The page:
Here are a few statistics that support the second phase disruptive model:

  • 93% of U.S. population owns a mobile phone, and 27% of U.S. households are now mobile only
  • New mobile banking customers at Bank of America (BofA) during July-Sep 09: 150,000 (Sep); 210,000 (Aug); 220,000 (July) (Doug Brown, BofA)
  • 99% of mobile users view balances, 90% view transaction detail, about $10 billion of funds have been moved via mobile transfers/bill pay; 15 million location-based searches being performed (annual run rate)
  • More than 50% of iPhone users have used mobile banking in past 30 days (Javelin Strategy)
  • 33% of mobile banking users monitor accounts daily, 80% weekly (Javelin Strategy)

So if you didn’t need physical cash, what would happen then? This is the third phase― when we move to mobile payments on a broad scale – NFC-based (Near-Field Contactless) mobile wallets and stored value card micropayments are already here, but more is to come. The third phase also involves the convergence of your mobile phone and your credit/debit card, which is a logical technical step in the next five years. When these changes occur, our need for cash will reduce rapidly, then the disruption will be far-reaching…

Now, I can hear the proponents of cash already saying that cash will never die and that such an evolution in customer experience will just add to the complexity. To some extent I agree. However, the key to this is not whether cash will survive, but to what extent it will survive. If the majority of micropayments are all done via an electronic wallet or debit card based on a mobile device (or separate for that matter) and if larger transactions are all done electronically through internet banking or through mobile banking – what’s left?

In the UK 43 per cent of payments are done by Debit Card, and 23 per cent by Credit Card. Cash still makes up 32 per cent of payments, but as a percentage of the whole, it continues to reduce. Cheques make up just over 2 per cent of payments these days, so it is not hard to see these disappear entirely. If the growth of Debit card transactions accelerates further (not hard to imagine if contactless payment capability is built into your mobile) and other mobile payments like person-to-person (P2P) are enabled on your phone, this will further reduce legacy payment methods. It is not unimaginable to see a split of 85 per cent of UK payments done by mobile/card, and 15 per cent by cash in the next five years. In markets such as Japan, Korea, and Hong Kong the requirement for cash may be even less compared with mobile payments.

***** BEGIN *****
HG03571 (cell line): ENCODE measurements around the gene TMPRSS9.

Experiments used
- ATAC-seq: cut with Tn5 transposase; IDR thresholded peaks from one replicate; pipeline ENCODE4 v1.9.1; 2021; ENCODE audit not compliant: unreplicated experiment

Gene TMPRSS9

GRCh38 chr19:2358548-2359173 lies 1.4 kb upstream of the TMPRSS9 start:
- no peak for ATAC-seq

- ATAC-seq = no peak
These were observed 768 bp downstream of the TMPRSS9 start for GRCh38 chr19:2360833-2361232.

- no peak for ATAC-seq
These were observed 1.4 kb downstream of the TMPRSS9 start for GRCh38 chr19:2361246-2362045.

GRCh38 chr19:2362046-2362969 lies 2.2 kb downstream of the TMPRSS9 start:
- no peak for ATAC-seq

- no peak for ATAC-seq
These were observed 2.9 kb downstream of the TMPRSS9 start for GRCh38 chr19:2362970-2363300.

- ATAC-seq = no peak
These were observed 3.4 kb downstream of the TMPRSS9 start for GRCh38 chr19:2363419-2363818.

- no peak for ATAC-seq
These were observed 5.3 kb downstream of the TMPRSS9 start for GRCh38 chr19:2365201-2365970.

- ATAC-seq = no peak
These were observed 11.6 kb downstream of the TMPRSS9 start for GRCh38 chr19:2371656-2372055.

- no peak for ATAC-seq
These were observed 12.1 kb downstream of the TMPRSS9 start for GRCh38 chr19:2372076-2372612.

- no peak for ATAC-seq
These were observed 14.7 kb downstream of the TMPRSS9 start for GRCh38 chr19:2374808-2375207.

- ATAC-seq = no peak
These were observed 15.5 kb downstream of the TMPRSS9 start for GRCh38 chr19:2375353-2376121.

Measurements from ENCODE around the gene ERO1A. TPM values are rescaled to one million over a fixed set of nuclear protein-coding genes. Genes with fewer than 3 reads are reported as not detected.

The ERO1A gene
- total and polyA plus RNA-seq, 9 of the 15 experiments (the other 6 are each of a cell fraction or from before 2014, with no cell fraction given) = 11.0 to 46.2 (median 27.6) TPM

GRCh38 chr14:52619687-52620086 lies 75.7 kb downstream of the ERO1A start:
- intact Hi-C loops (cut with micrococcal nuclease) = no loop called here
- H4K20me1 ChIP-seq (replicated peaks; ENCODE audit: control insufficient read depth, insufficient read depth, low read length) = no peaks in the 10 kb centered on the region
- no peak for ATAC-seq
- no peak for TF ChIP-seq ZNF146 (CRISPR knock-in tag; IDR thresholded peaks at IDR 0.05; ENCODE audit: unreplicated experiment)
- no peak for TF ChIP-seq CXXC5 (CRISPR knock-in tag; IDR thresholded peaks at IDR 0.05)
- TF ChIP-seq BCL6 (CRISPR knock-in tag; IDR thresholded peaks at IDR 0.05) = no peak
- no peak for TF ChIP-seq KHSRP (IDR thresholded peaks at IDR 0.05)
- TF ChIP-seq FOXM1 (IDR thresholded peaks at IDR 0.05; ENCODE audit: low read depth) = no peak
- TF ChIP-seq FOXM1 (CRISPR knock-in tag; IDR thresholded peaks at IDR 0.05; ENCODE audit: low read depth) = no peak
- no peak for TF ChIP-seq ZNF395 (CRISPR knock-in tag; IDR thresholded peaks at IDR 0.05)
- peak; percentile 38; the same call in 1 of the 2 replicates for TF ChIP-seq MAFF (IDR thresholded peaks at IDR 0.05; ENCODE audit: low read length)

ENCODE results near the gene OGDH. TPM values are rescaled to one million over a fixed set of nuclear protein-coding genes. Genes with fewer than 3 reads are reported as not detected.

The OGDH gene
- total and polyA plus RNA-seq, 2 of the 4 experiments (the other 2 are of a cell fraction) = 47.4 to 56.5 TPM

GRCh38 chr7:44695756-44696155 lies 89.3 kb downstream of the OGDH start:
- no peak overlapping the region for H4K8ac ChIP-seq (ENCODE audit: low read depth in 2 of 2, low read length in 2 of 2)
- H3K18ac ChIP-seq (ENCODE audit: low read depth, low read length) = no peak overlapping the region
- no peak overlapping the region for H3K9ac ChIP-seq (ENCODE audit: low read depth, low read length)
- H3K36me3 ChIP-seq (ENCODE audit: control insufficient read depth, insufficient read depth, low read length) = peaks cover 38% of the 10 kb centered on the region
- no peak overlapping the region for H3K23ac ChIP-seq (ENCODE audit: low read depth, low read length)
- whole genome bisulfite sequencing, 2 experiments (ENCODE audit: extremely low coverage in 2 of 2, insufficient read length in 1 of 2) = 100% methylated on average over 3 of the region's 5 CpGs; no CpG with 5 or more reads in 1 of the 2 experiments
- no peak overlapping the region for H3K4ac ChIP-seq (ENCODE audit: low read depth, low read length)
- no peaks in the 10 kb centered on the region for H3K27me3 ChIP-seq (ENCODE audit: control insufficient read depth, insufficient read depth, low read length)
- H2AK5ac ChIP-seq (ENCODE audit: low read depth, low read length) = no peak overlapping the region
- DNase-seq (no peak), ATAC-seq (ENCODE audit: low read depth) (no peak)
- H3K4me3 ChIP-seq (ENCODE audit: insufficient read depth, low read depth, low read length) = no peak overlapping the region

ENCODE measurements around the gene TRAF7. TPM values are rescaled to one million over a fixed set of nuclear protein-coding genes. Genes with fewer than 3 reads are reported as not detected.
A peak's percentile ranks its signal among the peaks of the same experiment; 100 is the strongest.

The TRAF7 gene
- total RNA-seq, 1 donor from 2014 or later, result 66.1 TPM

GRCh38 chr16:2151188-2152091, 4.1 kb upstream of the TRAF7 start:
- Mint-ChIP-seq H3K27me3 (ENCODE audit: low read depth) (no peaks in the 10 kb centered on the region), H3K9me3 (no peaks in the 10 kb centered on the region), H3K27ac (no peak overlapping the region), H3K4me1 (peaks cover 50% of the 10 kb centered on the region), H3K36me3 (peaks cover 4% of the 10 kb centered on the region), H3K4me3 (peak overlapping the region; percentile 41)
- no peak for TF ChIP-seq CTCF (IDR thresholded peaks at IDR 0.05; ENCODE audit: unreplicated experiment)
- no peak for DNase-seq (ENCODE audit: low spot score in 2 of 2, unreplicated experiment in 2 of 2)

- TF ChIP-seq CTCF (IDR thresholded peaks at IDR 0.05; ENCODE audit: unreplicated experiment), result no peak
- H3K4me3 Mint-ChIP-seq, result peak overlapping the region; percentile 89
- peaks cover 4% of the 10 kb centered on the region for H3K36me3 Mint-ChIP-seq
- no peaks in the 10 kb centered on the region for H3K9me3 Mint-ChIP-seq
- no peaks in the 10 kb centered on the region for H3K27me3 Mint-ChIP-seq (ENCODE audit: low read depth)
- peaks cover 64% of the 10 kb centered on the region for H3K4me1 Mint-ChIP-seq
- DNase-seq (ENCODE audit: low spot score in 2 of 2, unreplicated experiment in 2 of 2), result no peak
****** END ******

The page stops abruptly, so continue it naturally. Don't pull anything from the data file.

Changes expected in UK Retail Payments 2006-2015

There are the great unbanked who don’t yet have a bank account who currently rely heavily on cash, but as we will see with M-PESA and G-Money (Chapter 6) this is hardly a hurdle for mobile cash and payments. Success of the Octopus card in Hong Kong, T-Money in Korea and other such locations already proves the concept. We are only talking about the need for ubiquity to make it mainstream. What would quickly kill cash is a technical standard for mobile money that could be widely adopted globally by network operators and device manufacturers.

Even if only 50 per cent of cash transactions are replaced by electronic stored value cards, debit cards and mobile wallets in the next five to ten years, the current ATM and Branch infrastructure that supports cash becomes almost untenable from a cost burden perspective. If you no longer need to go to the ATM to withdraw physical cash or currency, then everything you do on the ATM today can be done on your mobile App phone. If branches no longer need to deal with cash, then a large part of the reason for their existence disappears. HSBC in the United Kingdom has recently announced its intention to stop support cheques, because usage has declined and there is no ongoing business case to support them. The Payments Council Board in the UK has agreed to set a target date of 31st October 2018 to close the central cheque clearing system. If cheques decline to the point where banks can no longer afford to support them and regulators no longer require the banks to provide support for them…

“There will be a critical review in 2016 when the Payments Council will decide whether sufficient change has occurred against agreed published criteria, to press ahead to do away with the cheque in 2018. There are many more efficient ways of making payments than by paper in the 21st century, and the time is ripe for the economy as a whole to reap the benefits of its replacement.[1]
– Paul Smee, Chief Executive of the UK Payments Council

Just like internet and mobile device disruption, this are not the inane ramblings of a technovangelist – this is an inevitable conclusion based on technologies already in place that are on their way to becoming the dominant channel of choice or mechanism of engagement. The behavioural adaption of consumers to the Internet and smart devices already indicates that this will likely take hold within the next three to five years.

Adoption rates are speeding up. Technology innovation is speeding up. Customers are adapting to these new changes quicker and quicker. Banks need to too.